4

For this reason Sapor was now in greater dread of the Roman generals, and out of fear of Ballista and Odaenathus he withdrew more speedily to his kingdom. And this, for the time being, was the end of the war with the Persians.


5

1

This is all that is worthy of being known about Valerian, whose life, praiseworthy for sixty years long, finally rose to such glory, that after holding all honours and offices with great distinction he was chosen emperor, not, as often happens, in a riotous assemblage of the people or by the shouting of soldiers, but solely by right of his services, and, as it were, by the single voice of the entire world.

2

In short, if all had been given the power of expressing their choice as to whom they desired as emperor, none other would have been chosen.

3

Now in order that you may know what power lay in the public services of Valerian, I will cite the decrees of the senate, which will make it clear to all what judgement concerning him was always expressed by that most illustrious body.

4

In the consulship of the two Decii, on the sixth day before the Kalends of November, when, pursuant to an imperial mandate, the senate convened in the Temple of Castor and Pollux, and each senator was asked his opinion as to the man to whom the censorship should be offered (for this the Decii had left in the power of the most high senate), when the praetor had first announced the question, "What is your desire, Conscript Fathers, with regard to choosing a censor?" and then asked the opinion of him who was then the chief of the senate in the absence of Valerian (for at that time he was in military service with Decius), then all, breaking through the usual mode of giving the vote, cried out with one voice: "Valerian's life is a censorship.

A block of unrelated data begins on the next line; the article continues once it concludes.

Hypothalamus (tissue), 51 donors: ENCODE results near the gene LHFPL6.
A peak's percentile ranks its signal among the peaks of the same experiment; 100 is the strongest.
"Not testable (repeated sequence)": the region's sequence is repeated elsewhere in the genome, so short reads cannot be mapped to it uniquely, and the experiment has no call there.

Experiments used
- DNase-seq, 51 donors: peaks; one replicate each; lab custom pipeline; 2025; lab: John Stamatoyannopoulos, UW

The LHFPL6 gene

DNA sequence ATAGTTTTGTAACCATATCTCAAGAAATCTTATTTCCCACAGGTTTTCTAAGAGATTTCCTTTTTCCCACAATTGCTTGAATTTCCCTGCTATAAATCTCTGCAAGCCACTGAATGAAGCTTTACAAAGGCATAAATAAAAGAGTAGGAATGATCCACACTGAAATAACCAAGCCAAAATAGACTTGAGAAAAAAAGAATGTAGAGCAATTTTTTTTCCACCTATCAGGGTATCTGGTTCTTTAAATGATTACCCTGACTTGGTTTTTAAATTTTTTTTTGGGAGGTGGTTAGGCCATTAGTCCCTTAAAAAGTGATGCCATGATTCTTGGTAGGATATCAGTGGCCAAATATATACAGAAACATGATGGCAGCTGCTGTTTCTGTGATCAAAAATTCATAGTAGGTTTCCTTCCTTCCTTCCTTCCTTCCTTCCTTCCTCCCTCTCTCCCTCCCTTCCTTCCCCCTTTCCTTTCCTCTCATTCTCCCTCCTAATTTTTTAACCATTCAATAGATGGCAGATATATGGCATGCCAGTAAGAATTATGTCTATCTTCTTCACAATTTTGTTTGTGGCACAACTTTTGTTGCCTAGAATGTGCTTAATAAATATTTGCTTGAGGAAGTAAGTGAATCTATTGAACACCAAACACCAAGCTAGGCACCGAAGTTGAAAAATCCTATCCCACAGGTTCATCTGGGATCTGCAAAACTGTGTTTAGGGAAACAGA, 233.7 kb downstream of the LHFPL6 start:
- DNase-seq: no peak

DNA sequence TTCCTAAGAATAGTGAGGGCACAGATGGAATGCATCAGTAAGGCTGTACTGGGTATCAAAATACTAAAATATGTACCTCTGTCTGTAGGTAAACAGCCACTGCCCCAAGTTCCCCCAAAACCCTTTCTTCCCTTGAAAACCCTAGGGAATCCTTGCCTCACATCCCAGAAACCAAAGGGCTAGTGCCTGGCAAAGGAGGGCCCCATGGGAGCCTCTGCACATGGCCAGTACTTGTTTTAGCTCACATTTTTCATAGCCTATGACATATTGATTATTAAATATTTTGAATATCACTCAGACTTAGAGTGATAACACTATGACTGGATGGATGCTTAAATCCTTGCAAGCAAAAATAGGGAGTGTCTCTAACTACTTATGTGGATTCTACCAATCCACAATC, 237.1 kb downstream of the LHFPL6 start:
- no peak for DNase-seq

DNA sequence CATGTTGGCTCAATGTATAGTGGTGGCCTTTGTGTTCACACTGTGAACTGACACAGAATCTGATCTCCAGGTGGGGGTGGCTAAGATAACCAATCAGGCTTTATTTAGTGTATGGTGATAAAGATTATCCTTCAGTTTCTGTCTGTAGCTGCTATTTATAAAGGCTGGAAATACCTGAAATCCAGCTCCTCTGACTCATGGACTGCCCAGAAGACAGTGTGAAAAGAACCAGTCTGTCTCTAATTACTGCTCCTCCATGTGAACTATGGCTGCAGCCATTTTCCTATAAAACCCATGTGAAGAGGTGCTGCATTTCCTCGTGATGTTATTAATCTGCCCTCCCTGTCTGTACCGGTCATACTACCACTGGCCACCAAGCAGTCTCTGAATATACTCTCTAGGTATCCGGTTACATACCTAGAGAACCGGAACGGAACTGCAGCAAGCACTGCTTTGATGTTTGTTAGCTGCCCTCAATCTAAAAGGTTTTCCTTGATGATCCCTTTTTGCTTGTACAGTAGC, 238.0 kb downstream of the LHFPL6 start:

5

Let him judge all, who is better than all. Let him judge the senate, who is free from guilt. Let him pronounce sentence on our lives, against whom no reproach can be brought.

6

From early childhood Valerian has been a censor. All his life long Valerian has been a censor. A wise senator, a modest senator, a respected senator. The friend of the good, the enemy of tyrants, the foe of crimes, the foe of vices.

7

He it is whom we all accept as censor, whom we all desire to imitate. Foremost in family, noble in blood, free from stain in his life, famed for his learning, matchless in character, a sample of the olden times."

8

When all this had been said repeatedly, they added, "All with one accord," and so they departed.


6

1

When this decree of the senate was brought to Decius, he called all his courtiers together and gave orders that Valerian, too, should be summoned. Then, having read the decree before this assemblage of the foremost men, he said:

2

"Happy are you, Valerian, in this vote of the entire senate, or rather in the thoughts and the hearts of the whole world of men. Receive the censorship, which the Roman commonwealth has offered you and which you alone deserve, you who are now about to pass judgement on the character of all men, on the character of ourselves as well.

3